Additionally, what motivation would a 60 year old have to work more hours if it meant losing the subsidy? I read an interesting piece by a woman in Oregon. It illustrates how the ACA subsidy will not help middle class folks like herself. She is very negative about the ACA and I don’t agree with all of her negativity as I really think there are a lot of good things in the law, however she does make some good points. http://www.thelundreport.org/resource/the_aca’s_paradoxically_negative_impact_on_middle_income_oregonians

  23. Jim –

    I was a securities analyst for 40 years until my retirement at the end of 2011. For the last 18 years of my career, I worked for a large corporate defined benefit pension plan. Since 2006, my responsibilities included covering the managed care insurance companies and the drug retailers and wholesalers along with several other industries unrelated to healthcare or health insurance. I’m very interested in the subject of healthcare and health insurance and have participated in several healthcare blogs as a commenter since 2006.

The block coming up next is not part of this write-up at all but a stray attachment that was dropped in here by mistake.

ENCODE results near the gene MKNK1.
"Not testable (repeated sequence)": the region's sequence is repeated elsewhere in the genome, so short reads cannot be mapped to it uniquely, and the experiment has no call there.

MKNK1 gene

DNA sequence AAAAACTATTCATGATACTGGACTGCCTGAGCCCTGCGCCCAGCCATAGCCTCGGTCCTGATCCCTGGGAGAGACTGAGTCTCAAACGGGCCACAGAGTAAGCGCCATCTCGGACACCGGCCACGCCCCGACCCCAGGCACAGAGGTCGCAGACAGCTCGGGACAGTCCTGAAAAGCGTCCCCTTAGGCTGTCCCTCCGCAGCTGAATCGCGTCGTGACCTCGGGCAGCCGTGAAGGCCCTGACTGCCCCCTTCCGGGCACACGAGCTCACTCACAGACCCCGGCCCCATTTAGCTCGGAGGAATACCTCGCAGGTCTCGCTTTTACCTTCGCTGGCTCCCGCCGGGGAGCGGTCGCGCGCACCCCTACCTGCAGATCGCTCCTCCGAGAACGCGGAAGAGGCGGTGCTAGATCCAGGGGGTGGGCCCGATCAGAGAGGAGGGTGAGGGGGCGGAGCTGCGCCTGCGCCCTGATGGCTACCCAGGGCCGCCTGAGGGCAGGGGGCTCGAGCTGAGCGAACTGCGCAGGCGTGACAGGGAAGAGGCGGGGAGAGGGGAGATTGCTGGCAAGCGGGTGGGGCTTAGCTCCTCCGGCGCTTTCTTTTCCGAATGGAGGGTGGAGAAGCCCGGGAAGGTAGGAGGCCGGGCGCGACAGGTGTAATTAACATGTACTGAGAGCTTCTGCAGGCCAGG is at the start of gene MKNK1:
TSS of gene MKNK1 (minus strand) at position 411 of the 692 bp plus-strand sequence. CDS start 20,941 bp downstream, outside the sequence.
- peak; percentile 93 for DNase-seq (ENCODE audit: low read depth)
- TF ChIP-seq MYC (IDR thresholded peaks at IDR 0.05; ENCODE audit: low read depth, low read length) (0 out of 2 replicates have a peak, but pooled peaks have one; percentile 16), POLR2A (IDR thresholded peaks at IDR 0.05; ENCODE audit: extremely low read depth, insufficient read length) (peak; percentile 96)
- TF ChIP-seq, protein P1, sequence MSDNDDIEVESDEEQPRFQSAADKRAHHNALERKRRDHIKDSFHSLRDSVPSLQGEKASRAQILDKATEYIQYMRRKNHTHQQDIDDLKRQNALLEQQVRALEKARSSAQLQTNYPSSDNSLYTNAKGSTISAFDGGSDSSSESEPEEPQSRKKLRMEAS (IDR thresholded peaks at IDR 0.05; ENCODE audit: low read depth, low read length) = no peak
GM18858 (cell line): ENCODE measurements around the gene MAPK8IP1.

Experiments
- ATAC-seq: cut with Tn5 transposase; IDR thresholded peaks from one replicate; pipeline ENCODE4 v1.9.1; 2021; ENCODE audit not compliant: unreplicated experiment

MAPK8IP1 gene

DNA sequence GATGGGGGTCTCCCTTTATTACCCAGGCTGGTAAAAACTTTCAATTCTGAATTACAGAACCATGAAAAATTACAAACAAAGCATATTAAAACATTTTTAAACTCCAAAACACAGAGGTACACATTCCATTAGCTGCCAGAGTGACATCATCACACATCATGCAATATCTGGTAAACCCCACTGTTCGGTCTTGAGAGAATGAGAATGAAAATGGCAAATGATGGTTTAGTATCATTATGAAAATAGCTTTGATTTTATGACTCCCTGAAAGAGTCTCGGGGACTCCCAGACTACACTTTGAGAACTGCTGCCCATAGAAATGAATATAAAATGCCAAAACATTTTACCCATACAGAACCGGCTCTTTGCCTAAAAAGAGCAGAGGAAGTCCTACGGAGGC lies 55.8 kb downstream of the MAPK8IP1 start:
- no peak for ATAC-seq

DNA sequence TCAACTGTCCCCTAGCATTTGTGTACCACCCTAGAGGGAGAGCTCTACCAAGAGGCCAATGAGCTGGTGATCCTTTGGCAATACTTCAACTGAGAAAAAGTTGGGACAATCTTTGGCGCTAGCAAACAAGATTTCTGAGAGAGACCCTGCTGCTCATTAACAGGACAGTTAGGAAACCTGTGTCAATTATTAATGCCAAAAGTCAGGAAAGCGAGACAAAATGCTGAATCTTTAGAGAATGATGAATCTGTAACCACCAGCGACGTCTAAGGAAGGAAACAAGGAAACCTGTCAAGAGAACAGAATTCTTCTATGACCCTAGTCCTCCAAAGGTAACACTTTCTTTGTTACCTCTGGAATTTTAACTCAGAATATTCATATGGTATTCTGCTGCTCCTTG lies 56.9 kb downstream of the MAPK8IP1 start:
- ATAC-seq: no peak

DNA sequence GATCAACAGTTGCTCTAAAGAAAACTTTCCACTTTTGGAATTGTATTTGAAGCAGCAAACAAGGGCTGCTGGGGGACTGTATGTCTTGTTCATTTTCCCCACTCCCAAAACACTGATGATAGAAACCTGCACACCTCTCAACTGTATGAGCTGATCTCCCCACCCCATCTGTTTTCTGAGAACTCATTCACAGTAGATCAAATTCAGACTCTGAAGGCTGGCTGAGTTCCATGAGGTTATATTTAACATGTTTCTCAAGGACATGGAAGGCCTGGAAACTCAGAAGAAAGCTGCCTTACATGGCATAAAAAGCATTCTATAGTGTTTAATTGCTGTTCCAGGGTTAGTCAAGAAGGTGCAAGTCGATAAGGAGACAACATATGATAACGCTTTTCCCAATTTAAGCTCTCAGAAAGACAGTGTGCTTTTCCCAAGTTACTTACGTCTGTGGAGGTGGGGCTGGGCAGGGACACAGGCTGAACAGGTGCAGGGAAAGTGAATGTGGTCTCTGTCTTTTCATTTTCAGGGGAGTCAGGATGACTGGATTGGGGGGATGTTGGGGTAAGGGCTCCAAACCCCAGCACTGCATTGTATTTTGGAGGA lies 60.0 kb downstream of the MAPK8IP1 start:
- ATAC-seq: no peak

The article you linked to about the subsidies relates to employer plans only. For people who are either unemployed and not eligible for Medicare or Medicaid or work for a company that doesn’t offer health insurance at all, I believe they can qualify for a subsidy that would help pay for family coverage if that’s what they need.